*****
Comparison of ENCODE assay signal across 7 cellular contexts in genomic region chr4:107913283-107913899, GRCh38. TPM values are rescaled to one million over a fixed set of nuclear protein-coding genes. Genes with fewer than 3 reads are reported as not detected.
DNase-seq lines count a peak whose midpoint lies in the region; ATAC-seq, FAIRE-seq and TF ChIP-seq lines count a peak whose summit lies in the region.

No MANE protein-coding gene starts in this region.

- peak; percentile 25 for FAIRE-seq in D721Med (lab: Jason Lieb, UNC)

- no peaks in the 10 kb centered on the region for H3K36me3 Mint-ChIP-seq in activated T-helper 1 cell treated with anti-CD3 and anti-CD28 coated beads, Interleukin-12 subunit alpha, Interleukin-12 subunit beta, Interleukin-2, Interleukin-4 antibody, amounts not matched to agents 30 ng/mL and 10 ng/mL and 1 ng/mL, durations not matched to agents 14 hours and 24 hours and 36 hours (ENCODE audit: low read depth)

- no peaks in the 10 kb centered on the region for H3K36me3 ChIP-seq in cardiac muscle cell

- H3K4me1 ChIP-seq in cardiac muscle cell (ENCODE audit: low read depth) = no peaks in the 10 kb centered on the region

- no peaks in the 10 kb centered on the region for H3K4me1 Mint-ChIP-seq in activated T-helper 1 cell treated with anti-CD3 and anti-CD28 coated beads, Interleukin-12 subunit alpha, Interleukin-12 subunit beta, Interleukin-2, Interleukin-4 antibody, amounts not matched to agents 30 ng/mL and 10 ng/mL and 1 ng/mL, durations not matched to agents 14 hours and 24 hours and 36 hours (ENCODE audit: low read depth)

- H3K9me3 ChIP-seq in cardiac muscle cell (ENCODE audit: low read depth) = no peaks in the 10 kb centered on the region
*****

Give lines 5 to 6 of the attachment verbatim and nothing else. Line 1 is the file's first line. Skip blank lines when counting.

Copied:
- no peaks in the 10 kb centered on the region for H3K36me3 Mint-ChIP-seq in activated T-helper 1 cell treated with anti-CD3 and anti-CD28 coated beads, Interleukin-12 subunit alpha, Interleukin-12 subunit beta, Interleukin-2, Interleukin-4 antibody, amounts not matched to agents 30 ng/mL and 10 ng/mL and 1 ng/mL, durations not matched to agents 14 hours and 24 hours and 36 hours (ENCODE audit: low read depth)

- no peaks in the 10 kb centered on the region for H3K36me3 ChIP-seq in cardiac muscle cell